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Archive for May, 2010

May
26
2010

source:  unknown haveli

So I’ve been pouring through design magazines and websites for inspiration as we build our new home.  We’re contemplating putting in a jhoola (swing), and I found so many lovely images that I’m now wanting to put one in every room of the house!  Seeing these jhoolas takes me back to the summers I spent in India –  I’d nap or read on them or just play games with my cousins.

source:  Naureen Bokhari

A jhoola is a common element in many traditional Indian homes.  I particularly love the symbolism behind them:  it’s as though the chains of the jhoola are links with the heavens above.  (Now I’ll confess the Telugu word for swing is ooyala but since we don’t have very many common household words that start with the letter “jha,” we’ve adopted the Hindi word.  Plus, jhoola is just a beautiful word!)

Pictured above is a custom-designed jhoola by Jay Jeffers (my absolute favourite).  Below are 2 playroom-ready jhoolas: by Modern Convenience and the infamous Eero Aarnio hanging Bubble Chair .

And jhoolas can be modern too!  Check out the Wabi Lawn Swing by Italian-designer Francesco Rota.  (Source of image on the right is unknown).

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May
24
2010

I’m always searching for fresh and interesting music to play in our house.  I just happened to catch a random episode of Music Voyager on PBS one night featuring music from the “Delhi Underground,” when I came across the East India Company band.  It’s a group of 5 guys all originally from Assam and Northeast Inda, and who are now based in Delhi and travel all over India (and a handful of other countries, including New Zealand).  They blend traditional and folk music with rock, reggae and electronica.  Awesome!

You can check out some of their tunes on the band’s website.  My favourites are Boitha Maro (a traditional Assamese folk song that’s a tribute to the region’s fishermen) and Dum Mast Kalandar (orignally a ballad from Nusrat Fateh Ali Khan).

The band’s lead singer – Angaraag Mahanta (known as Papon) – has this snake-like voice that I can’t get enough of.  I haven’t been able to locate any of his albums for purchase yet, so the kids and I have resorted to YouTube (Nanda Geet is my son’s favourite).  Not bad, but I’m determined to get my hands on an album…

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May
20
2010

This post is authored by Ms. Alpana Aras-King, a San Francisco-based photographer and creator of Storybox Art.  Ms. Aras-King has worked with top ad agencies worldwide and specializes in maternity, newborn, family and children’s photography.

1.     You have 24/7 access to your kids, so you can photograph them anytime.  Keep your camera handy for candid moments.  You can capture smiles, pouts and anything in between.  The pictures below are random moments captured in my son’s day to day life.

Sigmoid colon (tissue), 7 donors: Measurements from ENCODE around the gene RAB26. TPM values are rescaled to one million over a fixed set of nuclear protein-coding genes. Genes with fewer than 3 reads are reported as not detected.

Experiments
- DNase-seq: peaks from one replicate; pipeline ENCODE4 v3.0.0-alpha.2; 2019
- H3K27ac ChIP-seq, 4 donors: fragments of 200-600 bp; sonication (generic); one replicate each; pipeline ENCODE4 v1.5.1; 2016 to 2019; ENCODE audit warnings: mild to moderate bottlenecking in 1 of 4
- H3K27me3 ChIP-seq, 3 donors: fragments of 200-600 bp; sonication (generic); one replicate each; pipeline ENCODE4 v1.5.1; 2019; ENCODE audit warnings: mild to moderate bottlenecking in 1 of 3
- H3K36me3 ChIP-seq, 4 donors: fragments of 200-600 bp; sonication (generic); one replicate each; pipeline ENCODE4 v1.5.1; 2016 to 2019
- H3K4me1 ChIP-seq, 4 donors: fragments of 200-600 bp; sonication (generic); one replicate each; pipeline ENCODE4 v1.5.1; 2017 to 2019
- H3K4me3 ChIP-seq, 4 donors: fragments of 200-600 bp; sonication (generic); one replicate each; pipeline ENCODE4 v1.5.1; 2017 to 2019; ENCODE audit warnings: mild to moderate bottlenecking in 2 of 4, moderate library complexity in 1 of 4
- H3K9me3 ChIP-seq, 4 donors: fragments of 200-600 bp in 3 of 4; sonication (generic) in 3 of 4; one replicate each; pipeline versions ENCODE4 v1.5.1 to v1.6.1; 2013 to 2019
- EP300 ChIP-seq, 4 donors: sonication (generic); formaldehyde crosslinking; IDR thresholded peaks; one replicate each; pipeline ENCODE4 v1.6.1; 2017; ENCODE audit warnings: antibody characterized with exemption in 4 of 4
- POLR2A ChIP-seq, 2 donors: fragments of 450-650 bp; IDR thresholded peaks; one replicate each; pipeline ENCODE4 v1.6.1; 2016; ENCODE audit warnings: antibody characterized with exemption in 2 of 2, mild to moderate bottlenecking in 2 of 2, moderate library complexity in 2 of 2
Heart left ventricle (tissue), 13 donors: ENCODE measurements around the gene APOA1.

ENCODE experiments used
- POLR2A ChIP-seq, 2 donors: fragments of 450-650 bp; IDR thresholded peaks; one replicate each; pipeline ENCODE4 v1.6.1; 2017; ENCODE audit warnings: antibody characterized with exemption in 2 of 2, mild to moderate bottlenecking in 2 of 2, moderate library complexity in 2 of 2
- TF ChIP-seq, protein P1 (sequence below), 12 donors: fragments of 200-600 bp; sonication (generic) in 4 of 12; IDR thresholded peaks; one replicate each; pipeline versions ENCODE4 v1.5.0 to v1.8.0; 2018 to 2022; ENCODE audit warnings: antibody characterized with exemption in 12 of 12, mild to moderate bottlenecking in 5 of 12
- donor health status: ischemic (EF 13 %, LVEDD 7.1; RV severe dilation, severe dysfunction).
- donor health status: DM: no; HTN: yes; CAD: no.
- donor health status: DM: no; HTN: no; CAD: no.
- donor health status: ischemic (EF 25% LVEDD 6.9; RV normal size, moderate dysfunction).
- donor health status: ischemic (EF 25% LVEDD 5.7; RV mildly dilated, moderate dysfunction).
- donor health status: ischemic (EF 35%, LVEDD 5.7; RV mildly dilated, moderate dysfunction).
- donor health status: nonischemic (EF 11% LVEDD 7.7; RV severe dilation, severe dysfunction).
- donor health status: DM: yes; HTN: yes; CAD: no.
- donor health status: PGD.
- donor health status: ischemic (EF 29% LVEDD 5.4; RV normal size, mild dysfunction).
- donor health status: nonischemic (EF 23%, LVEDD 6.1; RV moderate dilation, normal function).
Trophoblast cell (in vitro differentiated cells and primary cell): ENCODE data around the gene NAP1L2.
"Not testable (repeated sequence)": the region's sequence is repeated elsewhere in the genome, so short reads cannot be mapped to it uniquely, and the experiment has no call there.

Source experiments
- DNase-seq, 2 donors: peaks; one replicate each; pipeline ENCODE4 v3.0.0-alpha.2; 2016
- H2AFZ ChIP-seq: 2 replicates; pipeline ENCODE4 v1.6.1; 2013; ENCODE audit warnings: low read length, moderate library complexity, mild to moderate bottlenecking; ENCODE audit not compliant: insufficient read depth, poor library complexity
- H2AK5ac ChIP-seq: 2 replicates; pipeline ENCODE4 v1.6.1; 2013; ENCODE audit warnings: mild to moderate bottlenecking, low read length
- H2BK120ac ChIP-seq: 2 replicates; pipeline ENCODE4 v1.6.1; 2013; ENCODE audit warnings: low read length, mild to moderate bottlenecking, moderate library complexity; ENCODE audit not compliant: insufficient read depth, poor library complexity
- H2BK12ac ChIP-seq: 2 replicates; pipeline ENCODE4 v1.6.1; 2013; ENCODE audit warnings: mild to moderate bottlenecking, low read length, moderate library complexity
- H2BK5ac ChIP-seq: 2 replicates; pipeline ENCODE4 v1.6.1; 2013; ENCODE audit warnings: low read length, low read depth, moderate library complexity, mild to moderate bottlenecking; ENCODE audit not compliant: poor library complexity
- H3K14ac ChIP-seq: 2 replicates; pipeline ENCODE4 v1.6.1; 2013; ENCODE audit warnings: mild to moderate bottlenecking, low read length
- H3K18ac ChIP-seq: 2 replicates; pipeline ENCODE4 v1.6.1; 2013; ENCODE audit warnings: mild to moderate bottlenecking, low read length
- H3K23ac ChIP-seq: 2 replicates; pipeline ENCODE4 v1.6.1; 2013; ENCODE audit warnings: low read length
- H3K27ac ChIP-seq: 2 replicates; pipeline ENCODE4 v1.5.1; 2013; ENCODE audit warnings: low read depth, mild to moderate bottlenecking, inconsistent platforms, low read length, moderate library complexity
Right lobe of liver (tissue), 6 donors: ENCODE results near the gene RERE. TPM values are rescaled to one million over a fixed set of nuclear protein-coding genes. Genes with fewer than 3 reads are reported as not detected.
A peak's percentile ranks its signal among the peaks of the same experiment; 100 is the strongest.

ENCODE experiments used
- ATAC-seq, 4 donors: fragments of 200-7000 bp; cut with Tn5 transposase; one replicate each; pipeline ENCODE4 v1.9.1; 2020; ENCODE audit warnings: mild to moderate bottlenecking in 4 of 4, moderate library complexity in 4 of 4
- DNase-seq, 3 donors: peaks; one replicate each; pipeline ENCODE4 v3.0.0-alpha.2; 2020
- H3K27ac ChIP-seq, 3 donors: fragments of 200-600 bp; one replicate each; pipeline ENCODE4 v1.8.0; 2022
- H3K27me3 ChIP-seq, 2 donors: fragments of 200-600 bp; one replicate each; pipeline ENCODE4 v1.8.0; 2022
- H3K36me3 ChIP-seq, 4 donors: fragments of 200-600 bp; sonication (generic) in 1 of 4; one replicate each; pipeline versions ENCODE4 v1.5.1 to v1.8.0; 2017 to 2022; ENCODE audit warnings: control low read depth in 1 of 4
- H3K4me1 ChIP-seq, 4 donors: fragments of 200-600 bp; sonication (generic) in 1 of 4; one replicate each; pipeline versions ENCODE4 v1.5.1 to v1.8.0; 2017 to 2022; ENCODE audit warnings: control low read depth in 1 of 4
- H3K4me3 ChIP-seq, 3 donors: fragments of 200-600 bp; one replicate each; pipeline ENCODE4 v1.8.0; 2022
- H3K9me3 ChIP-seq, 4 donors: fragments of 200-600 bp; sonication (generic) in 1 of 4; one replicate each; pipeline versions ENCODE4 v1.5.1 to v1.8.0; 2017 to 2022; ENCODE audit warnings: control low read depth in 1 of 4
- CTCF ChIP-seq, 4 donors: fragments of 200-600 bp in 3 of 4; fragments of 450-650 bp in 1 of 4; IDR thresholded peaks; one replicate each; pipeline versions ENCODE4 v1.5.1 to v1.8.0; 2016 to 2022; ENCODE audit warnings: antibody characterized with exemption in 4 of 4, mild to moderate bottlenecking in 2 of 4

2.  You don’t need a fancy camera to shoot photos.  If you have a good point and shoot, turn off the flash when you shoot.  If you have the budget to purchase a DSLR, you can find one at Costco, Best Buy, etc.  The picture below was taken with a simple point-and-shoot camera.

3.  Avoid asking your child to “say cheese” or forcing him/her to pose – it will get you a fake smile for sure.  Having a well rested child with a full belly helps.  Make sure to keep it light and fun!

4.     Find a shady spot if you can to take photos.  Subjects in the sun tend to squint their eyes and you can end up with some harsh shadows.

5.     Photographing groups or young mobile children can be difficult.  Be creative.  For example, if you are out on a beach, plant the child in the sand temporarily to capture the moment.  Make sure to take several photos as someone might blink or have an expression you may not like.

© 2010 storyboxart.com
www.storyboxart.com/blog

Storybox Art is available for sessions throughout the San Francisco Bay Area and for a limited number of sessions in Chicago, New York and Mumbai. Become a Storybox Art fan on Facebook to stay tuned about upcoming sessions and news.

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May
18
2010
Gnaana Giveaway!
Author: Gnaana

Our guest blogger, Storybox Art, is hosting a gnaana giveaway this week!  Be sure to put your name in the hat by Thursday for a chance to win some gnaana goodies!

Winner will receive:

The Chota Chef Recipe Cards
+
A Chota Apron

CLICK HERE FOR DETAILS!

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May
17
2010

This post is authored by Ms. Alpana Aras-King, a San Francisco-based photographer and creator of Storybox Art.  Ms. Aras-King has worked with top ad agencies worldwide and specializes in maternity, newborn, family and children’s photography.

Down Memory Lane

Through my journey of becoming a photographer, one thing has been a constant:  I have always loved and will treasure my family’s old photographs.  Every time I go back to my parents’ home in India, I open our old photo box and browse through the yellowing black and white photos.  My dad used to take photos of us with his box camera, but he also hired professionals to photograph our family and home.

My business Storybox Art draws inspiration from that precious photo box that always lives in my heart.  It is my connection to history, and I think everyone should have their own box of memories to reflect upon.  Yes, custom photography is an investment, but it’s one that you will cherish down the road.


Understanding Your Investment.

Making a decision to hire a professional photographer is certainly a luxury.  Custom photographers are available in a variety of price ranges from $100-$450+ for the session fee, and print & product packages that range from $500-$4000+.  Getting Uncle Hari to take some family photos for a celebratory biryani meal may seem like a quick and easy option, but you probably won’t get heirloom art.  While you can and should continue to document your own memories, the value of hiring a true professional to capture poignant moments in your life is priceless.  Good photographers worth their salt have spent a lot of time cultivating their craft.  They have invested in their equipment and have the technical and artistic expertise to visualize your story.  Besides, they know how to make you look good – shooting from flattering angles and touching-up if needed!

 

Tips on Picking a Professional Photographer:

1. Review their portfolio and see if their art resonates with you.  Most professionals have a website that showcases their work.